Roman Slavery, Gladiators, & the Spartacus Revolt



The subjugation {total control} of the Roman slaves was a result of the territorial conquests of the empire. As new land was acquired, the population of the area became the property of the Roman Empire as well. The captives of the land joined the other slaves of the republic who had been stationed in this position by the same situation as the captured slaves, or because they had failed to enlist in the army or register in the census. Slavery was either a result of captivity or punishment for a rejection of governmental rule.


Once the slaves were acquired, they were sold at slave auctions under the jurisdiction of aediles.1 Slaves with special talents were sold for higher prices, and female slaves were cheaper than males. It was cheaper to purchase new slaves than to breed more, and so the slave auctions were always highly populated and well attended. The Roman slaves were treated as members of the family unit in the earlier days of slavery; their punishments were mild, and they were given holidays from their regular duties on certain occasions and festivals.


On the Festival of Saturn, the slaves were allowed to wear the badge of freedom for the day, they were given freedom of speech, a banquet where their masters served them, and they were given the clothes of their masters to wear. Slaves were often buried in the familial plots of their masters, and masters would be punished severely for the murder of their slaves. Families of slaves could not be separated, but there was no legal relation between a father and his son. The children born to a slave mother were also slaves, and slaves could hold no property as all their possessions belonged to their master.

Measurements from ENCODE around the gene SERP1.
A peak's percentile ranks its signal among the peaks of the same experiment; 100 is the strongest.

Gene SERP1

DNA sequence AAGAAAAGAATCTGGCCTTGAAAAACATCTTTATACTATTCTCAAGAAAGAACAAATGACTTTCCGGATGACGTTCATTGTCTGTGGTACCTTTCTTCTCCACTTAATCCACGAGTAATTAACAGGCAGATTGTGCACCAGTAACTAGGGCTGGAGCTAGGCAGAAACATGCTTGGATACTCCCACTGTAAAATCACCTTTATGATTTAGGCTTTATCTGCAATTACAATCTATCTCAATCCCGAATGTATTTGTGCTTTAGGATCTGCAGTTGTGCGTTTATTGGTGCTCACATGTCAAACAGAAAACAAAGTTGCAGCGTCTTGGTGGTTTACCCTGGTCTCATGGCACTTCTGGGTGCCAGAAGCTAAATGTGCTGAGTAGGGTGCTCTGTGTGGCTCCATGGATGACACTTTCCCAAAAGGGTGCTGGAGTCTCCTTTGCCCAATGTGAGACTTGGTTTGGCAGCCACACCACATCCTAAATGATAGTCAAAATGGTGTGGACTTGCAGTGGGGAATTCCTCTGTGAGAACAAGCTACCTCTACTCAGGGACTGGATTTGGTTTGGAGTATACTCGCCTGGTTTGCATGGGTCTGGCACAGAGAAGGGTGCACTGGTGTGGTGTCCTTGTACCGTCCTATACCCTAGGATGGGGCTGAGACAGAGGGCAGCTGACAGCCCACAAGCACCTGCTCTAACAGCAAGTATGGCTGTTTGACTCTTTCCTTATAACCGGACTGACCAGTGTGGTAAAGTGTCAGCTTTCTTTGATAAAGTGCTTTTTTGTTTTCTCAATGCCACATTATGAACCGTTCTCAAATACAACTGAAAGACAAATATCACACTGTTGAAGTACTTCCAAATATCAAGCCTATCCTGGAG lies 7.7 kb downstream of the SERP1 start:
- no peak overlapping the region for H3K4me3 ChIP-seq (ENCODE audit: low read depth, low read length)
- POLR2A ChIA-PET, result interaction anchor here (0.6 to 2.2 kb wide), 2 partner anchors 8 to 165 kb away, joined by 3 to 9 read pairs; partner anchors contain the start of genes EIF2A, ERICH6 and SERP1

Runaway slaves, fugitvii, were branded on their forehead, and the later treatment of slaves included whippings, requirement of the slaves to work in fetters, and beatings with sticks. Their food was rationed. The manumission {freeing} of slaves was both a personal and governmental issue. The slaves could be freed as a reward for a great feat of bravery or service, as a punishment to the master of the slaves, or if the slave was extremely aged, as it was cheaper to buy a new slave rather than to feed them. Slaves then joined the rest of society as their social ranking was raised by this freedom, and they would not be at all limited or hindered because of their previous status.


Although some information survives to us about Roman slavery, and due to archaeological conquests, a great deal of knowledge can be gathered about the general slave system, little is known about the everyday lives of slaves. However, enough is known to give a general overview of the slavesí lives. It is understood that slaves performed a wide variety of different jobs, ranging from economic to field labor roles, to being forced into gladiatorial combat like Spartacus. (The latter, of course, could bring a comfortable life if the gladiator was skilled enough, lucky enough, and wise enough with his finances. On the other hand, an unfortunate gladiator could end up being eaten by lions!)